• “Heaven and Hell suppose two distinct species of men, the Good and the Bad. But the greatest part of mankind float betwixt vice and virtue.” 
  • “To be a philosophical Sceptic is the first and most essential step towards being a sound, believing Christian.” 
  • “If the material world rests upon a similar ideal world, this ideal world must rest upon some other; and so on, without end. It were better, therefore, never to look beyond the present material world.”
One of Hume’s heresies, increasingly mainstream with time and the ubiquity of Buddhist thinking, is the illusion of selfhood. “For my part, when I enter most intimately into what I call myself, I always stumble on some particular perception or other, of heat or cold, light or shade, love or hatred, pain or pleasure. I never can catch myself at any time without a perception, and never can observe any thing but the perception…” This is a subtraction that many, like Alison Gopnik, have found additive. Lost baggage can lighten a journey and gladden the heart.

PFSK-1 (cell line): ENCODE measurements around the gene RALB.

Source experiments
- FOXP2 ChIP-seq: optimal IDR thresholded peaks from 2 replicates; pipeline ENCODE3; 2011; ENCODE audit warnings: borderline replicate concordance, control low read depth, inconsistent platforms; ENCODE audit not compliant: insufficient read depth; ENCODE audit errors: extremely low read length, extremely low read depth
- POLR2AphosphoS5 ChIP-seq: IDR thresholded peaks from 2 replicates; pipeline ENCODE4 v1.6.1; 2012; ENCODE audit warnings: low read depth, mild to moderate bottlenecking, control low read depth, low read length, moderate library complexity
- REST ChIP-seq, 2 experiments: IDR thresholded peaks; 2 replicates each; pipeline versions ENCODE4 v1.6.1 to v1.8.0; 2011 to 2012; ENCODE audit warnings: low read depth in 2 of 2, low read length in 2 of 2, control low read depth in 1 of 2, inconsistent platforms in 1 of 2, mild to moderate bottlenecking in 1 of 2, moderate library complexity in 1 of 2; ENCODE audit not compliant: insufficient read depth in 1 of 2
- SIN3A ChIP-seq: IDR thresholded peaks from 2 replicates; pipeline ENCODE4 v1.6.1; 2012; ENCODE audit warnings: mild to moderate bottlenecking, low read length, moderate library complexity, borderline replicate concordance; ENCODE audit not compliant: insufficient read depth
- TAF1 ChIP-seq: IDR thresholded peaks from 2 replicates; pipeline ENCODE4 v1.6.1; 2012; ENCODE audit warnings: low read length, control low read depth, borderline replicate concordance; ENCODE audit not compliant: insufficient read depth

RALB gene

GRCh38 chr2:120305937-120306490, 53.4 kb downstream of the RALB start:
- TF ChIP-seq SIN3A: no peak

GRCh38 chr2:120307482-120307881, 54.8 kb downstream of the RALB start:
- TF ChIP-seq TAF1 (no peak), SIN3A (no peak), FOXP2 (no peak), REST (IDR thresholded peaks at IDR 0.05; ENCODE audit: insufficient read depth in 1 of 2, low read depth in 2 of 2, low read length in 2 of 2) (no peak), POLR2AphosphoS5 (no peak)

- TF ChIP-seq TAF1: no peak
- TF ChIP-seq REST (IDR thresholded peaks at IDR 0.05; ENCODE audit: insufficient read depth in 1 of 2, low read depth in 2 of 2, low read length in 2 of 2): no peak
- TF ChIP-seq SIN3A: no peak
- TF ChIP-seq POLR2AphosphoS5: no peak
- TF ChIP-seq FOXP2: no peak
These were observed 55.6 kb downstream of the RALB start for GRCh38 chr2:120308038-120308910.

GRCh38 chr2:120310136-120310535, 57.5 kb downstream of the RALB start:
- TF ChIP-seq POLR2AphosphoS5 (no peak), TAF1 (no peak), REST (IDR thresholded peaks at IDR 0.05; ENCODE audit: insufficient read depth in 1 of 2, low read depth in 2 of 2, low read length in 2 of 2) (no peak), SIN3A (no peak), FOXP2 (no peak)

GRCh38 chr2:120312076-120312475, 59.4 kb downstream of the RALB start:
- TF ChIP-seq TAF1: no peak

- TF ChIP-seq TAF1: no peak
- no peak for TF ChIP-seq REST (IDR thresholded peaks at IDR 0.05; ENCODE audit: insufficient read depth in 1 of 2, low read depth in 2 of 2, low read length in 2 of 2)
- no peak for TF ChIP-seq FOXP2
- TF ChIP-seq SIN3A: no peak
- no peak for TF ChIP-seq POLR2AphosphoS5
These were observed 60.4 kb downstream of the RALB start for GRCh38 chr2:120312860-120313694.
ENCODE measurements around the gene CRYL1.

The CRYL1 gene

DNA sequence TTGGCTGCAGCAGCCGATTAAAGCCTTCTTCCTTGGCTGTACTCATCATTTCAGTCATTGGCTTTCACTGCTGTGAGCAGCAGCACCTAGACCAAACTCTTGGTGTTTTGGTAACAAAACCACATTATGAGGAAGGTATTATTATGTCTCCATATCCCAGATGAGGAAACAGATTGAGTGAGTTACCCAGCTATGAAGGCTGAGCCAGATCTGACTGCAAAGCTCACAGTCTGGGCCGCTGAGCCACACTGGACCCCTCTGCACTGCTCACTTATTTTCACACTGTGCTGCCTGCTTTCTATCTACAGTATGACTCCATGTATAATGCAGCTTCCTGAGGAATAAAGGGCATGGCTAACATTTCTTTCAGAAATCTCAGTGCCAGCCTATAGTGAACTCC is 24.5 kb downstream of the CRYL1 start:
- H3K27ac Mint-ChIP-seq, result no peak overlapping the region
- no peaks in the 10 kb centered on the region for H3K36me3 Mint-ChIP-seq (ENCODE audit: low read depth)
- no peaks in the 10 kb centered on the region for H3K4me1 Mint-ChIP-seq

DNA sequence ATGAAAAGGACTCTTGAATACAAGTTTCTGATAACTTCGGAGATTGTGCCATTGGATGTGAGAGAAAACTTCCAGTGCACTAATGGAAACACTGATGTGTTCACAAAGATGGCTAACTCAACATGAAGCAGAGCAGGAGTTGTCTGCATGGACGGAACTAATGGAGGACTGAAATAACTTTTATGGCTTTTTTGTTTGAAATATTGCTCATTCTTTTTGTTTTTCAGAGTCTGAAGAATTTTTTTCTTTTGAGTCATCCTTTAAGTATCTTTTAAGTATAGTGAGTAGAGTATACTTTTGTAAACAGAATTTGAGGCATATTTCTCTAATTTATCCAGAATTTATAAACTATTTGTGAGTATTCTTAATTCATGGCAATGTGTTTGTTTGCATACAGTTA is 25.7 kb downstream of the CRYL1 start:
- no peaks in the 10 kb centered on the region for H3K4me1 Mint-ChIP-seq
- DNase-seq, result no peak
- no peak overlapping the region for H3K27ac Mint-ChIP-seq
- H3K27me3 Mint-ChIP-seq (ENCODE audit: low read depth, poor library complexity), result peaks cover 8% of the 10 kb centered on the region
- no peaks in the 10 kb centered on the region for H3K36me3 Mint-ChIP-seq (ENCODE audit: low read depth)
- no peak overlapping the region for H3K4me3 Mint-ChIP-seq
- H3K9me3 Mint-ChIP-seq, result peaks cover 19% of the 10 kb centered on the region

Until Hume, philosophers had searched for metaphysical foundations supporting our ordinary experience, an omnipotent God or a transcendent reality outside our minds. But Hume undermined all that. When you really look hard at everything we think we know, he argued, the foundations crumble. Descartes at least had said you always know that you yourself exist (“I think, therefore I am”), but Hume rejected even that premise…

But here’s Hume’s really great idea: Ultimately, the metaphysical foundations don’t matter. Experience is enough all by itself. What do you lose when you give up God or “reality” or even “I”? The moon is still just as bright; you can still predict that a falling glass will break, and you can still act to catch it; you can still feel compassion for the suffering of others. Science and work and morality remain intact. Go back to your backgammon game after your skeptical crisis, Hume wrote, and it will be exactly the same game.